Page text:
Time was, a creative person’s job was far more prescriptive than it is today. If the media plan called for three TV spots, four radio spots and three print ads, then, gosh darn it, that’s what the creative department created. In this way, the creative’s job was to “fill in the gaps” of the media plan with hopefully genius creative.

Given the fixed and limited nature of these media outcomes, creative “expertise” itself was able to sub-divide into real, potent specialties. There was the senior team who was great at TV. The other team who was great at print. And the junior writer who could crank out fantastic radio scripts all day long. In fact, the growth of a creative person was dependent on getting experience across these fixed buckets of media, working his or her way up to the big TV opportunity.

Sounds quaint now, doesn’t it? Because, as you know, the fixed, predictable nature of the media choices became completely unhinged and unpredictable with the advent of digital. While, on the one hand, this fracturing of media was the single most liberating thing to ever happen to marketing, on the other it changed forever the way creative people would approach solving a marketing problem. No longer would a “specialist” approach work (unless you want to hire 500+ specialists). No longer could creative people start their assignments comfortably knowing in advance the medium they would be working within. No longer could the crack production teams start lining up the resources in advance of even having a creative concept.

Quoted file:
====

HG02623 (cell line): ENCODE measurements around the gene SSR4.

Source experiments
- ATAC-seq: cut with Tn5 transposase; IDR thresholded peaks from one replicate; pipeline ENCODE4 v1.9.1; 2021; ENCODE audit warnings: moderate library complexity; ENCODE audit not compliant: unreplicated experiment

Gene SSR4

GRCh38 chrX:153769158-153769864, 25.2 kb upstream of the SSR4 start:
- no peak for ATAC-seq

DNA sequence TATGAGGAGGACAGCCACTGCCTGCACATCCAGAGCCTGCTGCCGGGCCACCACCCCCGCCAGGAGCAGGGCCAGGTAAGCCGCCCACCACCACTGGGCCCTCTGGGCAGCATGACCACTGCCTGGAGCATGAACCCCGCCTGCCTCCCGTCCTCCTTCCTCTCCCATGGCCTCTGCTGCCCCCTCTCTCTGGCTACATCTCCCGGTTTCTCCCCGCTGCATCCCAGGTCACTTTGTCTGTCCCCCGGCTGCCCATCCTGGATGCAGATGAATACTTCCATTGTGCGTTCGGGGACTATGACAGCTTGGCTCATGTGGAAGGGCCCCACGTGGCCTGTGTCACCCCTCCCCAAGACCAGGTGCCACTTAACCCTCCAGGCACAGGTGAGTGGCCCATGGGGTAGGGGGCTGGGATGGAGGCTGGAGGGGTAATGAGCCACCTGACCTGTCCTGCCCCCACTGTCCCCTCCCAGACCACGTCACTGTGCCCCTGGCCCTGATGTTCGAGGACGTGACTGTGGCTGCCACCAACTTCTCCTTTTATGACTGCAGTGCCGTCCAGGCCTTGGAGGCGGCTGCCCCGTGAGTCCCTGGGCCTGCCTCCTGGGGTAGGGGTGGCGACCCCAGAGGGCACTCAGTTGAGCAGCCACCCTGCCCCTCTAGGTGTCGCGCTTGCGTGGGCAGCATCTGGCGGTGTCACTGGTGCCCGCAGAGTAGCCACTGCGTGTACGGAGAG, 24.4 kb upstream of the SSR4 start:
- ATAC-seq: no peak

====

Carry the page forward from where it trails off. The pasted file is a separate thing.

This decomposition and subsequent blending of media channels is significant to creativity for two reasons: one, it changes the role of the creative person in solving marketing problems; two, it changes how we evaluate the talent of a creative person in the first place.

Creative people are now taking on a more “MacGuyver-like” quality than ever before. It’s not only about the clever headlines or witty scripts anymore. It’s now about the creative person’s ability to “concept” the best way to engage with the consumer. The solution to which is often the genius of the whole idea. Look at Arnold’s Carnival Aquarium, Droga5’s Activision Proxymines, or Goodby’s brilliant Bus Stop Derby for Yahoo!. With these examples, the creativity is in what the idea does, not just what it says. And coming up with that kind of idea takes a different kind of mind.

The most valuable creative people of the future are not those who can only write or art direct great TV or digital ads or even viral videos. The valuable creatives will be the ones who can do that when it’s needed, but can also move upstream to solve marketing problems through sheer inventive muscle. At least, those are the “upstream creative thinkers” I’m looking for at Ideasicle.

Grab a paddle.